Installed oversized pulley wheel system (OSPW) from Nova Ride on a Factor O2 VAM bicycle

Nova2Ride OSPW Product Review

12 Minute Read

An Update as of December 1st, 2021

I’ve now been running this setup for about 6 months, so if you want to jump straight to my thoughts on it at this point, go see for yourself.

With that, on to the original article!

What is OSPW?

So “OSPW” stands for “oversized pulley wheel system.” On a bike’s derailleur where the rear gears are changed, there are two pulley wheels that the chain winds around through. These pulley wheels are as much a part of your bike’s drivetrain as the cogs themselves or the chainrings. But in my experience so far, they tend to be overlooked a bit.

Normal pulley wheels for most Shimano and Shimano competitors typically have about 12 teeth on both the upper and the lower pulley wheel. On some of the newer systems, you can fit a staggered 12/14 teeth combo with the lower pulley wheel having 14 teeth, usually without having to change anything else out to get it to fit.

So why would you buy one?

So keep in mind that a lot of what is sold to us as customers, especially when it comes to “marginal gains” like oversized pulley wheels is, let’s just say, snake oil.

Animated gif of snake oil salesman selling out the side of a cart

That being said, there is a reason for utilizing larger pulley wheels within your drivetrain compared to what you typically get when you buy a Shimano group set. The chain on your bike, as it makes its way around your gears, has to bend less drastically to get around. This translates into less power being used to push your chain through the cogs and chainrings.

Separate from the size difference in pulley wheels, the Shimano pulley wheels barely spin on their own, while aftermarket ceramic bearing varieties spin considerably longer with less resistance.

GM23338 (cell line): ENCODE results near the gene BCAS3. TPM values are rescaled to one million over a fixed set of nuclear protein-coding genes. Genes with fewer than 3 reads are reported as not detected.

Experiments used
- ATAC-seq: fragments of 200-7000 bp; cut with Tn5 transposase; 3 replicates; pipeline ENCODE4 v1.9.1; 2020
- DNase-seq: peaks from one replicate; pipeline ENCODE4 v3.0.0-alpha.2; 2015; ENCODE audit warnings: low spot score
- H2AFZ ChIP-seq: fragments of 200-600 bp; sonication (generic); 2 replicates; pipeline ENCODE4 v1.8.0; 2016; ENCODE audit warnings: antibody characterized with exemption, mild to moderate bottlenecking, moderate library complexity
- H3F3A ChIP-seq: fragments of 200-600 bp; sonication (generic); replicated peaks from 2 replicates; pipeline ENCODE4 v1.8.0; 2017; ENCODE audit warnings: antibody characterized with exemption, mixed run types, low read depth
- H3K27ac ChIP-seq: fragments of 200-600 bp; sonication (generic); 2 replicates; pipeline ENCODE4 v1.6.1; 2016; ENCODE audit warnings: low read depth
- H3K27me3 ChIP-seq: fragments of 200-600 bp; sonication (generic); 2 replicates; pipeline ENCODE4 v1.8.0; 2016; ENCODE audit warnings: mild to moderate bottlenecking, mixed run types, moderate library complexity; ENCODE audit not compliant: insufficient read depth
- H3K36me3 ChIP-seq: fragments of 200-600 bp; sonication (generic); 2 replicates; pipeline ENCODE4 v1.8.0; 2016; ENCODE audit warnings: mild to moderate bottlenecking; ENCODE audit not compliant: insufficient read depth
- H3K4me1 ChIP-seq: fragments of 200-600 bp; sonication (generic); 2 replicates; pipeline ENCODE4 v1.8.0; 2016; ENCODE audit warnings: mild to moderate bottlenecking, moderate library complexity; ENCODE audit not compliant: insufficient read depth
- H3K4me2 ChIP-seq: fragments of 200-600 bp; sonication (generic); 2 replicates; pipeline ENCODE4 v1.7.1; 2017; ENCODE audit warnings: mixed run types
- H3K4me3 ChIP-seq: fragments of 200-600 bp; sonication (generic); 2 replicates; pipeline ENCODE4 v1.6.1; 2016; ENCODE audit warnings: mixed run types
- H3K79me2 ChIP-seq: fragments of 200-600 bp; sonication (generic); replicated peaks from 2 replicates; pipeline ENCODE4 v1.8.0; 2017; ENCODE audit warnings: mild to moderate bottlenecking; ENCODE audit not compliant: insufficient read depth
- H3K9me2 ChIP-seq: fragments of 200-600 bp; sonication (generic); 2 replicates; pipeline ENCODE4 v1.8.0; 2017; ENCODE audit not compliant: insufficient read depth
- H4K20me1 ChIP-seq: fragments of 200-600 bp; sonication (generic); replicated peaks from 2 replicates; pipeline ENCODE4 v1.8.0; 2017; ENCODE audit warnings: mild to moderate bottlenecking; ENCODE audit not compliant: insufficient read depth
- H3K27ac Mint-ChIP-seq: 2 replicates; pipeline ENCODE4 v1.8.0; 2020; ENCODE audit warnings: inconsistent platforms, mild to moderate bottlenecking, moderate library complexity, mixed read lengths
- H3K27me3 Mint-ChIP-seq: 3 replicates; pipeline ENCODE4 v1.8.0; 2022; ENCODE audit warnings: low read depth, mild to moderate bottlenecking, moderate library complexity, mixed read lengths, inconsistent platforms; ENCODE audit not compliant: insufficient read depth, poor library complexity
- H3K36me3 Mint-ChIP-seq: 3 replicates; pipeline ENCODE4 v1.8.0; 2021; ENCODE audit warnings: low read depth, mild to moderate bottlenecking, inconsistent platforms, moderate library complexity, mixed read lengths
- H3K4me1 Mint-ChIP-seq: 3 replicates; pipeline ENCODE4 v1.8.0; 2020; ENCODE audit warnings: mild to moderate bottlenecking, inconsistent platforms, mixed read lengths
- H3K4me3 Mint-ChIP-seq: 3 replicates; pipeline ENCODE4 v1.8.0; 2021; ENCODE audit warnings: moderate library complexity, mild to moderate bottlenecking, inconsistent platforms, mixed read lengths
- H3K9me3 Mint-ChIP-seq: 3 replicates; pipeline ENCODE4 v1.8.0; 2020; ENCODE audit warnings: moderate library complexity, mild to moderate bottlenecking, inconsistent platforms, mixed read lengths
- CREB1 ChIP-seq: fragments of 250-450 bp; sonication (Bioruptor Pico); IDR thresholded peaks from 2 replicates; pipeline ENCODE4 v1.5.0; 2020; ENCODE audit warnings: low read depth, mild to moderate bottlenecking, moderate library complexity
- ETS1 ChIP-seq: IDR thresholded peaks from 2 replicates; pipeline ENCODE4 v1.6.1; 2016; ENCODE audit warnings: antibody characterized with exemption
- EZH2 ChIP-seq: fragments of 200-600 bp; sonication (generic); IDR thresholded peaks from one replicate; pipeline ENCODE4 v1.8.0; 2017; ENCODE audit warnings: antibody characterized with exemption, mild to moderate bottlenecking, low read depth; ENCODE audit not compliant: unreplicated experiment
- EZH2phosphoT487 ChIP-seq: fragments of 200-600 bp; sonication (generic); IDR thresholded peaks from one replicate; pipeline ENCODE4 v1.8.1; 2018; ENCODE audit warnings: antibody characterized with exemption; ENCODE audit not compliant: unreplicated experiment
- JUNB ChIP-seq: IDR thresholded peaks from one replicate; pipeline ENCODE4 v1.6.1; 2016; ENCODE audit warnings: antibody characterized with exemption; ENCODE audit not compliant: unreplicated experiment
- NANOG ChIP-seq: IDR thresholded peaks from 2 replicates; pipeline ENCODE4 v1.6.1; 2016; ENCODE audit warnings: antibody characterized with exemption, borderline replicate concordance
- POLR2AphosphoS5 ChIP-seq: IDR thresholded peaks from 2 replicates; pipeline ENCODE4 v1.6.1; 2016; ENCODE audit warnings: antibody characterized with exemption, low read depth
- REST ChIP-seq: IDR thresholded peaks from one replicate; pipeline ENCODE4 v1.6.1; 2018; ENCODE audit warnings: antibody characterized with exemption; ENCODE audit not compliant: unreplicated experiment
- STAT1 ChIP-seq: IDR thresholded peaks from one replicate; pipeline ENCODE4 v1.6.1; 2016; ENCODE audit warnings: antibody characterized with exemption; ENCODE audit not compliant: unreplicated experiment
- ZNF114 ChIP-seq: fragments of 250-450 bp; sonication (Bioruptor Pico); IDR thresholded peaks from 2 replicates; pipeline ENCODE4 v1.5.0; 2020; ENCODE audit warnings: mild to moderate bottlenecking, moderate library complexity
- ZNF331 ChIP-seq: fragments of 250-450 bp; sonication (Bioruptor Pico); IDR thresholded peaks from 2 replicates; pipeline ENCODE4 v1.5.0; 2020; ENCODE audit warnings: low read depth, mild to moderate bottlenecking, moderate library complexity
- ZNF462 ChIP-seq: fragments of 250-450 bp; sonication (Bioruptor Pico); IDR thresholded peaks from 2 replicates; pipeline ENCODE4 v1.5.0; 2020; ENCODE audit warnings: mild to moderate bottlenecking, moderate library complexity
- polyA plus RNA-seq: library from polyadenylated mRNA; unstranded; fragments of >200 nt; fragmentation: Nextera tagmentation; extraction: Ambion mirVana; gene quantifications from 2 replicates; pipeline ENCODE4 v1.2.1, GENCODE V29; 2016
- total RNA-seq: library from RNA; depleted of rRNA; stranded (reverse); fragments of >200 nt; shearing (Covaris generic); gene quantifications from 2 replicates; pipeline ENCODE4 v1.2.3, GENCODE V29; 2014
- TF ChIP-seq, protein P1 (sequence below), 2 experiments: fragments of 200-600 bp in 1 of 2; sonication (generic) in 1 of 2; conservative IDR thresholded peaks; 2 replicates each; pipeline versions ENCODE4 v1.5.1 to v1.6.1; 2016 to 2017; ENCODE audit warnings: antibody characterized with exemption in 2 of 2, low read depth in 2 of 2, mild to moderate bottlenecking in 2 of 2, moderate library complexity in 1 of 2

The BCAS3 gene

The differences here are small, and may not really be measurable while you’re out there on your bike in real world conditions, but it is measurable.

Some more detail

So there’s a generalized concept of “torque” in the mechanical world. It’s a pretty common thing to know about if you’re into cars or remember much from high school physics, but it’s basically a measure of how much effort it takes to push something. It’s measured in “pound/foot”, but when it comes to bikes, the better way to showcase this is in units of power, which are actually “watts”. Imagine watts as a measurement of this torque over some interval, usually in RPM’s (rounds per minute) in a car or in cadence on a bicycle.

Animated gif explaining torque with a wrench

So wattage that you put out on a bike is a more complex unit of measurement, since putting X amount of watts can actually translate into different forward momentum depending on which gear you are currently in. Confusing? Perhaps. But I imagine a lot of you instinctually “feel” some of this when you’re out there on the road.

Look at your bike as a system

Imagine your bike’s mechanics being a system with a set of inputs and a respective set of outputs. If you put in 100 watts to the system, you’d like to see as much of that 100 watts on the other end that translates into your forward momentum. This is sometimes referred to as “mechanical efficiency.” Believe it or not, internal combustion engines on cars have traditionally been wildly inefficient in this way, maybe only attaining 30-35% “efficiency” when measured. Newer ones are significantly more efficient, and electronic vehicles are even more so.

Diagram explaining mechanical efficiency

More information on this topic (don’t worry, it’s quick and easy to digest) can be found here.